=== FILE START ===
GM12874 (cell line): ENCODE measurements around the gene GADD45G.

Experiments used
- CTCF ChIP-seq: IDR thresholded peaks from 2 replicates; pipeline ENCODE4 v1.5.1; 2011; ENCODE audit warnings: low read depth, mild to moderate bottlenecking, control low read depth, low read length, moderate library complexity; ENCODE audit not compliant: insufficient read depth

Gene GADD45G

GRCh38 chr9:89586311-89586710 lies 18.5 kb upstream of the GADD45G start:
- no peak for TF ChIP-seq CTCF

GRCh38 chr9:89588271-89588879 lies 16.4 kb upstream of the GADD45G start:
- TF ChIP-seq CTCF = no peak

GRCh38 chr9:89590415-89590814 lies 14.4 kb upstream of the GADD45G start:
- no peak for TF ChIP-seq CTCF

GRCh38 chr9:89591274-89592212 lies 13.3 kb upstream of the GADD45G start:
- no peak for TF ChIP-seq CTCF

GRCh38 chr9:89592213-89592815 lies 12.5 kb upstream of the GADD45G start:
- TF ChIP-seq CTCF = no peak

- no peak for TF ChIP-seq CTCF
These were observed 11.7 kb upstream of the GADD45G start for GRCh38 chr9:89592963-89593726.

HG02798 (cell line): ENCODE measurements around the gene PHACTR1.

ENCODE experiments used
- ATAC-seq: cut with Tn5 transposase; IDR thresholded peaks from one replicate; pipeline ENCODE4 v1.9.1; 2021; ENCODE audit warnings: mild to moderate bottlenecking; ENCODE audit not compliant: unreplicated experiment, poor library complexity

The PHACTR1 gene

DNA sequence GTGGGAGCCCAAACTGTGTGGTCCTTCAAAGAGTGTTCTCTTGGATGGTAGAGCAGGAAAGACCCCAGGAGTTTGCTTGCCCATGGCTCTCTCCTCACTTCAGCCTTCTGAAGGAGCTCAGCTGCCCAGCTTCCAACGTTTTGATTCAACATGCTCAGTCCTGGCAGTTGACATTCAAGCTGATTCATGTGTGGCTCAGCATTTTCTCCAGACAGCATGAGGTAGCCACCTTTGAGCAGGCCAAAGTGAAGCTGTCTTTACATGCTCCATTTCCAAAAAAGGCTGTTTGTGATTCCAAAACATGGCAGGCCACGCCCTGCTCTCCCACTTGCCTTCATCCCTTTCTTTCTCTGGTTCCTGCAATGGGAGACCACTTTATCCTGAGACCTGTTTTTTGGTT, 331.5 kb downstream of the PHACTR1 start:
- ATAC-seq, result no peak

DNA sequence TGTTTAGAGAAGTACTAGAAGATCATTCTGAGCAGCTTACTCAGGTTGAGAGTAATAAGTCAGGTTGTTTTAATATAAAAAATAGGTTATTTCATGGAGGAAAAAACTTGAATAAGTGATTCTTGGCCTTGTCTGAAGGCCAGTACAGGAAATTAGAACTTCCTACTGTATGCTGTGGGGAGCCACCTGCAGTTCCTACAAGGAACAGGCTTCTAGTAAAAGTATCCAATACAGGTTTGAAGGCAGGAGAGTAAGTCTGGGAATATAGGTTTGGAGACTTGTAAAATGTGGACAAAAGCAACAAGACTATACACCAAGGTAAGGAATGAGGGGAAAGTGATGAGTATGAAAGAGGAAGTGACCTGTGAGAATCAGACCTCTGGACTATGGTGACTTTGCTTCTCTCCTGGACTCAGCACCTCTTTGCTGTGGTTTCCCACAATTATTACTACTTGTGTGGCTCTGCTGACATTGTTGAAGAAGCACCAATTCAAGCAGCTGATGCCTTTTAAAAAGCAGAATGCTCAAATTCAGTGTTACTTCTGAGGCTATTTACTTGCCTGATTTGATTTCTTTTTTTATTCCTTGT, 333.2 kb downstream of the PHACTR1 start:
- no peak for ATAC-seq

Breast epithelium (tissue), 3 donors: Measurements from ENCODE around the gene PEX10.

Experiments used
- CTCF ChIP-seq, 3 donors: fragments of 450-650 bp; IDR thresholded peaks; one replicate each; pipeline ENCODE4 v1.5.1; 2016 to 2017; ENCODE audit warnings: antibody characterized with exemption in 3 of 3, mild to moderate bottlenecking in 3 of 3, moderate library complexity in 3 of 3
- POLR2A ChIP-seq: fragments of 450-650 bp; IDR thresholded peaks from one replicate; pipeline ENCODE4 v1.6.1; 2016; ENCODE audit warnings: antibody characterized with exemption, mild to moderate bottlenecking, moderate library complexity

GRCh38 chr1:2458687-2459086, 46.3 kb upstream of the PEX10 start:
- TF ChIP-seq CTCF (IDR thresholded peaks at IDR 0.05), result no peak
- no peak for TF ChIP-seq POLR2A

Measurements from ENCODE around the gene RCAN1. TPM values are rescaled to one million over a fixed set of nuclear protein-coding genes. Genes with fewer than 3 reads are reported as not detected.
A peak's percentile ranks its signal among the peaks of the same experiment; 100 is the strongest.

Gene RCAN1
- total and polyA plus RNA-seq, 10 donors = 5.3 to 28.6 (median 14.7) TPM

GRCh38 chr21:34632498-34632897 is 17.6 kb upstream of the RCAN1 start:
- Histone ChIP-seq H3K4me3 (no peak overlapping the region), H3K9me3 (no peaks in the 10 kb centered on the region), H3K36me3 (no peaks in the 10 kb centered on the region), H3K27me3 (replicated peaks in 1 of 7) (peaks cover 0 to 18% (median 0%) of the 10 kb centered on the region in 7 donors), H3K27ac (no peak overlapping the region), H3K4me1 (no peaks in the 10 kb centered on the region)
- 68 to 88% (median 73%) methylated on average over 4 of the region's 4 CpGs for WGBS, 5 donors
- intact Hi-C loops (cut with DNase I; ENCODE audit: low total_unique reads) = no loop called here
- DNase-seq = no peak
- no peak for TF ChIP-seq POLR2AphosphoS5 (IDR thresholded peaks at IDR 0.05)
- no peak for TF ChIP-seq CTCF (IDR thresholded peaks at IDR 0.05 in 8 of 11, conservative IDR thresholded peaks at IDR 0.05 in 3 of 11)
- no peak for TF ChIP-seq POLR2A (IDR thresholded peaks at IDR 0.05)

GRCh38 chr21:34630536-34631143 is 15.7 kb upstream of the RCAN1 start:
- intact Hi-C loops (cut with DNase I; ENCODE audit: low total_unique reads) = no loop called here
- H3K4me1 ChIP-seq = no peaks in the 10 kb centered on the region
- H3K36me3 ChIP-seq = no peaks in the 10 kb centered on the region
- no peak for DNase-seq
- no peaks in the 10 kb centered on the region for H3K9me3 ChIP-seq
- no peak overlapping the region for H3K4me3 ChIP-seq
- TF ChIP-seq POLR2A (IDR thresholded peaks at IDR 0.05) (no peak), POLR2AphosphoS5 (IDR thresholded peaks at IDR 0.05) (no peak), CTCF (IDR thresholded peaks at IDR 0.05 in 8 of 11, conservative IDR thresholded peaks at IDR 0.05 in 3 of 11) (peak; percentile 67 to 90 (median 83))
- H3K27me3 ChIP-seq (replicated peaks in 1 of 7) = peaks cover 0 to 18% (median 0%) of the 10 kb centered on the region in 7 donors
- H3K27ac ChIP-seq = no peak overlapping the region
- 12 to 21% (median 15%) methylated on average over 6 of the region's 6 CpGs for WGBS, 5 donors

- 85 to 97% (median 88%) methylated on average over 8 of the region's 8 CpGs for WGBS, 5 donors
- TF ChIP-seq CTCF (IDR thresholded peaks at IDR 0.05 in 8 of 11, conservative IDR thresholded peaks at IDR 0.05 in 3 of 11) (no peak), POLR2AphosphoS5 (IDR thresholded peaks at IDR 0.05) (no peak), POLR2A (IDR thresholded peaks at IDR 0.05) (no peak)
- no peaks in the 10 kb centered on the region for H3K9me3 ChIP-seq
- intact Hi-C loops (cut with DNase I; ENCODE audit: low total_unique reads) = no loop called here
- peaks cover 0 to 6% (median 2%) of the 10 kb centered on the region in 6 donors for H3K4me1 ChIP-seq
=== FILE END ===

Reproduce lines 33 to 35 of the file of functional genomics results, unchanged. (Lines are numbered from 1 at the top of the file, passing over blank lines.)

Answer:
A peak's percentile ranks its signal among the peaks of the same experiment; 100 is the strongest.

Gene RCAN1
- total and polyA plus RNA-seq, 10 donors = 5.3 to 28.6 (median 14.7) TPM